• Using offensive words in public that are likely to provoke an immediate violent reaction

Disturbing the Peace Charges in the Los Angeles Area

Disturbing the peace is a catch-all crime that has the potential to be applied to many people each day. However, the statistics show it is not charged frequently.

For instance, in a recent report, the Los Angeles County Sheriff said the department arrested 2,413 people for driving under the influence and 2,660 people for aggravated assault. That same year, they only arrested 402 people for drunkenness and disorderly conduct.

There are almost certainly more instances of the peace being disturbed than there are aggravated assaults on a daily basis. However, law enforcement does not make arrests for disturbing the peace very often.

To be sure, the police in Los Angeles are too busy to deal with all of these cases, so they may issue warnings or citations instead of making an arrest.

Another common type of disturbing the peace is public intoxication, a violation of California Penal Code Section 647(f). Public intoxication applies to a person who is unable to care for themselves in public due to intoxication.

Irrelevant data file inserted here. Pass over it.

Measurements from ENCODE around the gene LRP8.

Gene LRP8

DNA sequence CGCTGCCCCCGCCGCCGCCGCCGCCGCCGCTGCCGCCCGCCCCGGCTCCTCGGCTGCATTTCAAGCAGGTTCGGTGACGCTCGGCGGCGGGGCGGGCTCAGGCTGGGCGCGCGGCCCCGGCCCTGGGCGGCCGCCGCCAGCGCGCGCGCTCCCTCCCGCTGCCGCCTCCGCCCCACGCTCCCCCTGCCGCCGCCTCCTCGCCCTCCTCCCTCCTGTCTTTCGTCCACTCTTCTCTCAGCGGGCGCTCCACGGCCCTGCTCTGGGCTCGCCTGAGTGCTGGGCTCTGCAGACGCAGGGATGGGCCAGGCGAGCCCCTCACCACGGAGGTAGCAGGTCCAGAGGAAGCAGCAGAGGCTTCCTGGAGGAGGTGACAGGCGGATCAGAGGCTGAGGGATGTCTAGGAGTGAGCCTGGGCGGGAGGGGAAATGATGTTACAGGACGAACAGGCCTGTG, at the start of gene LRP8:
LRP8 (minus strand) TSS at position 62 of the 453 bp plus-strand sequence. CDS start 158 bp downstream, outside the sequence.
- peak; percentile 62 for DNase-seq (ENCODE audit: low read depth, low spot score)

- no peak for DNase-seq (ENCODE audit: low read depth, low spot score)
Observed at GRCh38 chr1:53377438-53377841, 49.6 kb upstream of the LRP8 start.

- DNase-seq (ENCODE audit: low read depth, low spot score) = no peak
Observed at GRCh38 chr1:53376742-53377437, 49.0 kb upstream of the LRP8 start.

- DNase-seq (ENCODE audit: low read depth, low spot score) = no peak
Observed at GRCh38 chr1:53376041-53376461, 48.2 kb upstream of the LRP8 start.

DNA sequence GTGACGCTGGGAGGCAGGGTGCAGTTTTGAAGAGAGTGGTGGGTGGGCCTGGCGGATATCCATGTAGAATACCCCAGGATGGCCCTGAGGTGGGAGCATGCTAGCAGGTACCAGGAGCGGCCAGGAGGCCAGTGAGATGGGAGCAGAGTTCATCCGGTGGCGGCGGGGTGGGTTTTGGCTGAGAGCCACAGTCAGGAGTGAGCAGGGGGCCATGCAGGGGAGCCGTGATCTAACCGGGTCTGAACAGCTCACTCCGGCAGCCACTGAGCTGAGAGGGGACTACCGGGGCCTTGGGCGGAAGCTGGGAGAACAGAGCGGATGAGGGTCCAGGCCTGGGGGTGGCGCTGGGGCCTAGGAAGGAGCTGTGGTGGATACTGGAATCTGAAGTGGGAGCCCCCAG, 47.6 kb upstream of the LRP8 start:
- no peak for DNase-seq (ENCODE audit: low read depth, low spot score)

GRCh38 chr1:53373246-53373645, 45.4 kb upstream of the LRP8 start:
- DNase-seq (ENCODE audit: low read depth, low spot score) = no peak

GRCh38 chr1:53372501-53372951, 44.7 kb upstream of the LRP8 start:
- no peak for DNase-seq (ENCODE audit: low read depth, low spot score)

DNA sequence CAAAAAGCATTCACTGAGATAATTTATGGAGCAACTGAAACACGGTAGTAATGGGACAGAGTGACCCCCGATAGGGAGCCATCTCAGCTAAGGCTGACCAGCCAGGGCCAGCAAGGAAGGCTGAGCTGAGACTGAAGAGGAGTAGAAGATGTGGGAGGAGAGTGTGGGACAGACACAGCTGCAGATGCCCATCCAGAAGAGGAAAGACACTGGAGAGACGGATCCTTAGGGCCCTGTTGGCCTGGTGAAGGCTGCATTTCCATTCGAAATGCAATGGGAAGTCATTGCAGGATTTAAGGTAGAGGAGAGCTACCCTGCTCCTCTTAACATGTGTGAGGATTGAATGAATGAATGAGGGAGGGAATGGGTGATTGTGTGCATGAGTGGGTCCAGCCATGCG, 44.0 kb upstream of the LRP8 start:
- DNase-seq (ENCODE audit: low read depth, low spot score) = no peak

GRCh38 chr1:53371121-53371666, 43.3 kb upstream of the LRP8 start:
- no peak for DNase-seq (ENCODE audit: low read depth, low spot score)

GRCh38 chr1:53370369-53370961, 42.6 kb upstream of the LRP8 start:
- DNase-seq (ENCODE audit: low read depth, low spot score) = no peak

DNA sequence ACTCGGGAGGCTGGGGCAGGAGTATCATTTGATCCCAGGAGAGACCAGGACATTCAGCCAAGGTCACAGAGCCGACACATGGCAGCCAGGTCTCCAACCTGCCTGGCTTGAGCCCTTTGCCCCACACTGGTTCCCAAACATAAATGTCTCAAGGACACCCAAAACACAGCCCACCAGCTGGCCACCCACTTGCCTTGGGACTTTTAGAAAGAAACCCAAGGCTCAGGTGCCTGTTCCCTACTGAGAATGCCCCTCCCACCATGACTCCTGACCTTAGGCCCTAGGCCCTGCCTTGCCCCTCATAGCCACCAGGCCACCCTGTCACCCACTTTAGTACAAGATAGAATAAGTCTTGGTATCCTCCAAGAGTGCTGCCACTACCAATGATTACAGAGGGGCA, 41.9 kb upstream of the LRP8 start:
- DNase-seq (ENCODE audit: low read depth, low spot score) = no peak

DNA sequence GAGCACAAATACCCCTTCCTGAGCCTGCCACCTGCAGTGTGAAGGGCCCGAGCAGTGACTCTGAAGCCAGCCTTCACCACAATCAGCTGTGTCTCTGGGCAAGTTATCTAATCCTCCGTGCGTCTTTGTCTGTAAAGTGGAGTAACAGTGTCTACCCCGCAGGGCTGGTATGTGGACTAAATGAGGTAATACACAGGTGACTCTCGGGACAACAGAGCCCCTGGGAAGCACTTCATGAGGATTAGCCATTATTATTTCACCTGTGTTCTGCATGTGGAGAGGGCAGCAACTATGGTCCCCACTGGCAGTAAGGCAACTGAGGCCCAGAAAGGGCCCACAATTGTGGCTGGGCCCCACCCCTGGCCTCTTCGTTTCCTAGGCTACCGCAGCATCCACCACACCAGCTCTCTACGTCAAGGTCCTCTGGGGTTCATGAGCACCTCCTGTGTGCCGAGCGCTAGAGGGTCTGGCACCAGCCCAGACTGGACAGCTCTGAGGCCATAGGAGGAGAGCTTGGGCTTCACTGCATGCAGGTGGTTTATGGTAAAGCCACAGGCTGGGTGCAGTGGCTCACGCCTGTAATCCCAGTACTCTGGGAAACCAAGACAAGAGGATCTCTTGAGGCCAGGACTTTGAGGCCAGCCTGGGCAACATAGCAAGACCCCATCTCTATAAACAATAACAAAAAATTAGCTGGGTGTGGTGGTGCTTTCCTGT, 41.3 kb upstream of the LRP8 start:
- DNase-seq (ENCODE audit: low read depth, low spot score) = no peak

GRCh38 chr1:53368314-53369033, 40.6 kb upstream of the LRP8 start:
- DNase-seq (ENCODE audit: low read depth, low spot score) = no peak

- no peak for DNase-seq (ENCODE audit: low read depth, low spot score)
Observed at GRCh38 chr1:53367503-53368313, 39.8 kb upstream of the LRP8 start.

What are the Penalties for Disturbing the Peace in California?

Whether you are charged with disturbing the peace in violation of Section 415 or public Intoxication in violation of Section 647(f), you are facing a misdemeanor charge. Disturbing the peace is punishable by up to 90 days in the county jail and a $400 fine.

Public intoxication is also classified as a misdemeanor.

Misdemeanors are punishable by no more than one year in the county jail. In practice, you would not see a sentence anywhere near that severe for merely being intoxicated in public.

This crime is more likely to have a few days in jail and a fine than a lengthy jail stay. Of course, every case is unique, and penalties vary greatly depending on your situation.